Boca Raton : CRC Press - ISBN 9781482218350 - 597 p.
RAF2 is a RuBisCO assembly factor in Arabidopsis thaliana
Fristedt, Rikard ; Hu, Chen ; Wheatley, Nicole ; Roy, Laura M. ; Wachter, Rebekka M. ; Savage, Linda ; Harbinson, Jeremy ; Kramer, David M. ; Merchant, Sabeeha S. ; Yeates, Todd ; Croce, Roberta - \ 2018
The Plant Journal 94 (2018)1. - ISSN 0960-7412 - p. 146 - 156.
Abscisic acid - Atg5 g51110 - Chloroplast - RAF2 - RuBisCO - RuBisCO aggregation - RuBisCO assembly factor - SDIRIP1
Ribulose-1,5-bisphosphate carboxylase/oxygenase (RuBisCO) catalyzes the reaction between gaseous carbon dioxide (CO2) and ribulose-1,5-bisphosphate. Although it is one of the most studied enzymes, the assembly mechanisms of the large hexadecameric RuBisCO is still emerging. In bacteria and in the C4 plant Zea mays, a protein with distant homology to pterin-4α-carbinolamine dehydratase (PCD) has recently been shown to be involved in RuBisCO assembly. However, studies of the homologous PCD-like protein (RAF2, RuBisCO assembly factor 2) in the C3 plant Arabidopsis thaliana (A. thaliana) have so far focused on its role in hormone and stress signaling. We investigated whether A. thalianaRAF2 is also involved in RuBisCO assembly. We localized RAF2 to the soluble chloroplast stroma and demonstrated that raf2 A. thaliana mutant plants display a severe pale green phenotype with reduced levels of stromal RuBisCO. We concluded that the RAF2 protein is probably involved in RuBisCO assembly in the C3 plant A. thaliana.
Introduction: light harvesting for photosynthesis
Pandit, Anjali ; Stokkum, Ivo H.M. van; Amerongen, Herbert van; Croce, Roberta - \ 2018
Photosynthesis Research 135 (2018)1-3. - ISSN 0166-8595 - p. 1 - 2.
Primary Charge Separation in the Photosystem II Reaction Center Revealed by a Global Analysis of the Two-dimensional Electronic Spectra
Duan, Hong Guang ; Prokhorenko, Valentyn I. ; Wientjes, I.E. ; Croce, Roberta ; Thorwart, Michael ; Miller, R.J.D. - \ 2017
Scientific Reports 7 (2017). - ISSN 2045-2322 - 9 p.
The transfer of electronic charge in the reaction center of Photosystem II is one of the key building blocks of the conversion of sunlight energy into chemical energy within the cascade of the photosynthetic reactions. Since the charge transfer dynamics is mixed with the energy transfer dynamics, an effective tool for the direct resolution of charge separation in the reaction center is still missing. Here, we use experimental two-dimensional optical photon echo spectroscopy in combination with the theoretical calculation to resolve its signature. A global fitting analysis allows us to clearly and directly identify a decay pathway associated to the primary charge separation. In particular, it can be distinguished from regular energy transfer and occurs on a time scale of 1.5 ps under ambient conditions. This technique provides a general tool to identify charge separation signatures from the energy transport in two-dimensional optical spectroscopy.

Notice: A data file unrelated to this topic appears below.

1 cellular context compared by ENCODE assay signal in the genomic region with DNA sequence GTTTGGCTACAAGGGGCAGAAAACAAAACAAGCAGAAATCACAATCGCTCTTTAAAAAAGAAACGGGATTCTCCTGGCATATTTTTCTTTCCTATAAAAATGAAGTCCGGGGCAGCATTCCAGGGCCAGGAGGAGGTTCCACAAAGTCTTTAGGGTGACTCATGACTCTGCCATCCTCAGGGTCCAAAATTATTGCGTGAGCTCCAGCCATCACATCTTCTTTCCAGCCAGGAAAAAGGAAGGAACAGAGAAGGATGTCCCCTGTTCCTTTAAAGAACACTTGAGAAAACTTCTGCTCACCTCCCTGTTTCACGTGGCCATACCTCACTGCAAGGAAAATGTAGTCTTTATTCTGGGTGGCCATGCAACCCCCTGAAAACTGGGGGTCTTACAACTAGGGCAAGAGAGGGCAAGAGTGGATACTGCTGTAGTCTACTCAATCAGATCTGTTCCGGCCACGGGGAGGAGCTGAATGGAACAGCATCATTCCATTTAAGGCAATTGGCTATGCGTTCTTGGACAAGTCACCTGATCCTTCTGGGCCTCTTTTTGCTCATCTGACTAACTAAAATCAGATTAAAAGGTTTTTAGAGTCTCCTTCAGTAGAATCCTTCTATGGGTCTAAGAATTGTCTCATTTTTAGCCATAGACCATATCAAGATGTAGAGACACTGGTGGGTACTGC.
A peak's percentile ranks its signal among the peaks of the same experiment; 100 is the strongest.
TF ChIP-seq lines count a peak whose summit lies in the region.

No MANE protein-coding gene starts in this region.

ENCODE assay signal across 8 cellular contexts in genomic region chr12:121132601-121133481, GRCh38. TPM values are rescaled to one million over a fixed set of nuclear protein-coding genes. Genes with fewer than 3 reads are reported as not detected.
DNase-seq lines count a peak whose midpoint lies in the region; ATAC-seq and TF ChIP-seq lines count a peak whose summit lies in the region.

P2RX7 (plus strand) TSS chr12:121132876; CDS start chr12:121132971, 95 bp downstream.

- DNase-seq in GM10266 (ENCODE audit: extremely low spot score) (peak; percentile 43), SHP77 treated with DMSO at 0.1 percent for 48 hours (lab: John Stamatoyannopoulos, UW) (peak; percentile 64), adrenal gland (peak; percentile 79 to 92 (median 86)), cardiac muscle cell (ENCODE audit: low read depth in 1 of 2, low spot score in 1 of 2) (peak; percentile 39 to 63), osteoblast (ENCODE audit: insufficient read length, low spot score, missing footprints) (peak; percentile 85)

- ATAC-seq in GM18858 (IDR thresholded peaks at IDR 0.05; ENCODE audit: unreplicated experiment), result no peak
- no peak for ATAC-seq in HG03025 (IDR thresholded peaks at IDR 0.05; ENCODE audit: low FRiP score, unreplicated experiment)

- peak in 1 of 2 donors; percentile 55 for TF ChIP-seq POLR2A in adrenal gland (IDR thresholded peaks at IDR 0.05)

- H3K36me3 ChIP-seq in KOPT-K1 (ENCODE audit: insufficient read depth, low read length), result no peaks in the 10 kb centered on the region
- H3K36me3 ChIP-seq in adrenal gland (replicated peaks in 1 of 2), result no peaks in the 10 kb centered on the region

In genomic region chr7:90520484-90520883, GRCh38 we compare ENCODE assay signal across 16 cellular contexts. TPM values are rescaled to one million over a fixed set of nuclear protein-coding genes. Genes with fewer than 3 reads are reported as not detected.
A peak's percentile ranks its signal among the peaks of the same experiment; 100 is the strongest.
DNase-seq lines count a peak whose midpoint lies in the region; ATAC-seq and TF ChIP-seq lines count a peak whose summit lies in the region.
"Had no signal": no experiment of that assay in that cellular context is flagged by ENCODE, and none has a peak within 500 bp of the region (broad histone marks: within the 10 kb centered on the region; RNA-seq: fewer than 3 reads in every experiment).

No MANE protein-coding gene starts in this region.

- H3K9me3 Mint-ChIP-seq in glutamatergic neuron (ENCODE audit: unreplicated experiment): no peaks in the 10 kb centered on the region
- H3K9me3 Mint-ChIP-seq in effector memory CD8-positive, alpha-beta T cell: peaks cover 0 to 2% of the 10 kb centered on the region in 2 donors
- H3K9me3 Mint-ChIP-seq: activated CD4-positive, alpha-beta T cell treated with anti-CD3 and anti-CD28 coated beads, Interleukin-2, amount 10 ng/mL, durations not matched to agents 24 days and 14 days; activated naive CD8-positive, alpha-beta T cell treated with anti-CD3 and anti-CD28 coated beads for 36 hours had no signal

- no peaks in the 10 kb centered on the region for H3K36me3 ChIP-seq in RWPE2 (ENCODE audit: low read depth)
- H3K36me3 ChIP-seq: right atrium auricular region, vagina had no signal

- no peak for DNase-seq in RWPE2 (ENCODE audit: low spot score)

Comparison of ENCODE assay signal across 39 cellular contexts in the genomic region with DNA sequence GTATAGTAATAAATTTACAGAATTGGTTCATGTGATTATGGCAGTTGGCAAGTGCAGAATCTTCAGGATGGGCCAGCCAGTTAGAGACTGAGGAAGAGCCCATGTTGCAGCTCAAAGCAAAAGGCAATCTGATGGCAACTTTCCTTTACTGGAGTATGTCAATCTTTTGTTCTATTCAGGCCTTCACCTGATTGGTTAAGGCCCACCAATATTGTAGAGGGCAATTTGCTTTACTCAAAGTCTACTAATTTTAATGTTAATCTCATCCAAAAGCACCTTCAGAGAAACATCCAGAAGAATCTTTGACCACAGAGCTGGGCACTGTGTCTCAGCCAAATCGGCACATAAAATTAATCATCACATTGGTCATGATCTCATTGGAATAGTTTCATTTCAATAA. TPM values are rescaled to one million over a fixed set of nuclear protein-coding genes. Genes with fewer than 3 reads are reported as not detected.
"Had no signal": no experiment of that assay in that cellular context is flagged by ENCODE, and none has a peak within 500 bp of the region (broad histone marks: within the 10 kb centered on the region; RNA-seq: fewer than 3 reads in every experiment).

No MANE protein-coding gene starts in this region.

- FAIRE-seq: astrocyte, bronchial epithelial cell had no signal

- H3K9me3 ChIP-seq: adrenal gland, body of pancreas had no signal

The complex that conquered the land : Cryo–electron microscopy reveals the structure of the plant photosystem II supercomplex
Croce, Roberta ; Amerongen, H. van - \ 2017
Science 357 (2017)6353. - ISSN 0036-8075 - p. 752 - 752.
Photosystem II (PSII) is the powerhouse of all organisms that perform oxygen-generating photosynthesis. It uses sunlight energy to extract electrons and protons from water, which fuel their metabolism. It also provides the oxygen needed by most organisms to extract energy from biomass. On page 815 of this issue, Su et al. (1) report the cryo-electron microscopy structure of the largest PSII complex of vascular plants at 2.7-Å resolution. The structure shows the details and overall organization of 28 proteins, 203 pigments, 34 lipids, and 8 other cofactors, providing the basis for understanding the functional behavior of the PSII supercomplex.
Multiple LHCII antennae can transfer energy efficiently to a single Photosystem I
Bos, Inge ; Bland, Kaitlyn M. ; Tian, Lijin ; Croce, Roberta ; Frankel, Laurie K. ; Amerongen, Herbert van; Bricker, Terry M. ; Wientjes, Emilie - \ 2017
Biochimica et Biophysica Acta. B, Bioenergetics 1858 (2017)5. - ISSN 0005-2728 - p. 371 - 378.
Excitation energy transfer - Light-harvesting complex - State transitions - Time-resolved fluorescence
Photosystems I and II (PSI and PSII) work in series to drive oxygenic photosynthesis. The two photosystems have different absorption spectra, therefore changes in light quality can lead to imbalanced excitation of the photosystems and a loss in photosynthetic efficiency. In a short-term adaptation response termed state transitions, excitation energy is directed to the light-limited photosystem. In higher plants a special pool of LHCII antennae, which can be associated with either PSI or PSII, participates in these state transitions. It is known that one LHCII antenna can associate with the PsaH site of PSI. However, membrane fractions were recently isolated in which multiple LHCII antennae appear to transfer energy to PSI. We have used time-resolved fluorescence-streak camera measurements to investigate the energy transfer rates and efficiency in these membrane fractions. Our data show that energy transfer from LHCII to PSI is relatively slow. Nevertheless, the trapping efficiency in supercomplexes of PSI with ~ 2.4 LHCIIs attached is 94%. The absorption cross section of PSI can thus be increased with ~ 65% without having significant loss in quantum efficiency. Comparison of the fluorescence dynamics of PSI-LHCII complexes, isolated in a detergent or located in their native membrane environment, indicates that the environment influences the excitation energy transfer rates in these complexes. This demonstrates the importance of studying membrane protein complexes in their natural environment.